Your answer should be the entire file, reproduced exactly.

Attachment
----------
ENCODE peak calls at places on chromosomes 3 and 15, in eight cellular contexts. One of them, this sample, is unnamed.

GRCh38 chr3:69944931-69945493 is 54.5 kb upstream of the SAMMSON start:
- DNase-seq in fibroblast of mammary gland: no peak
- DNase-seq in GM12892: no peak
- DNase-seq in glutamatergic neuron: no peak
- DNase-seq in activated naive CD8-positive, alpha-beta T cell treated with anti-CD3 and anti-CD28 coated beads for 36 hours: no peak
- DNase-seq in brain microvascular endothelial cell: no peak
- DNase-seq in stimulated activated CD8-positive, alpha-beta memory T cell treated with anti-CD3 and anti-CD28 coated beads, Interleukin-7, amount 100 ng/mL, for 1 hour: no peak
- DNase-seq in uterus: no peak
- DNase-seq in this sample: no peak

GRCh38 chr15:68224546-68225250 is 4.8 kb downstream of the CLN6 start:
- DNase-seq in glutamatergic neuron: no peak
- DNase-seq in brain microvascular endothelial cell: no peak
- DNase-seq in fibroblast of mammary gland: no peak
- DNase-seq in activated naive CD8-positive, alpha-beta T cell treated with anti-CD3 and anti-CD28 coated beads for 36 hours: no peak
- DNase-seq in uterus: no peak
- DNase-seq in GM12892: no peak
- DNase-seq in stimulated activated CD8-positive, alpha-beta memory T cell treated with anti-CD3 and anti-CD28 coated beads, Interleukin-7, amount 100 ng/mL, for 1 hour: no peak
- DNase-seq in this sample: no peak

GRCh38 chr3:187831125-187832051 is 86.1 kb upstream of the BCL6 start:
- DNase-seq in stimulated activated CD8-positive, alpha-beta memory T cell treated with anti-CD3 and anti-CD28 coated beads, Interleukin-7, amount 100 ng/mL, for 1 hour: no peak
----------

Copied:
ENCODE peak calls at places on chromosomes 3 and 15, in eight cellular contexts. One of them, this sample, is unnamed.

GRCh38 chr3:69944931-69945493 is 54.5 kb upstream of the SAMMSON start:
- DNase-seq in fibroblast of mammary gland: no peak
- DNase-seq in GM12892: no peak
- DNase-seq in glutamatergic neuron: no peak
- DNase-seq in activated naive CD8-positive, alpha-beta T cell treated with anti-CD3 and anti-CD28 coated beads for 36 hours: no peak
- DNase-seq in brain microvascular endothelial cell: no peak
- DNase-seq in stimulated activated CD8-positive, alpha-beta memory T cell treated with anti-CD3 and anti-CD28 coated beads, Interleukin-7, amount 100 ng/mL, for 1 hour: no peak
- DNase-seq in uterus: no peak
- DNase-seq in this sample: no peak

GRCh38 chr15:68224546-68225250 is 4.8 kb downstream of the CLN6 start:
- DNase-seq in glutamatergic neuron: no peak
- DNase-seq in brain microvascular endothelial cell: no peak
- DNase-seq in fibroblast of mammary gland: no peak
- DNase-seq in activated naive CD8-positive, alpha-beta T cell treated with anti-CD3 and anti-CD28 coated beads for 36 hours: no peak
- DNase-seq in uterus: no peak
- DNase-seq in GM12892: no peak
- DNase-seq in stimulated activated CD8-positive, alpha-beta memory T cell treated with anti-CD3 and anti-CD28 coated beads, Interleukin-7, amount 100 ng/mL, for 1 hour: no peak
- DNase-seq in this sample: no peak

GRCh38 chr3:187831125-187832051 is 86.1 kb upstream of the BCL6 start:
- DNase-seq in stimulated activated CD8-positive, alpha-beta memory T cell treated with anti-CD3 and anti-CD28 coated beads, Interleukin-7, amount 100 ng/mL, for 1 hour: no peak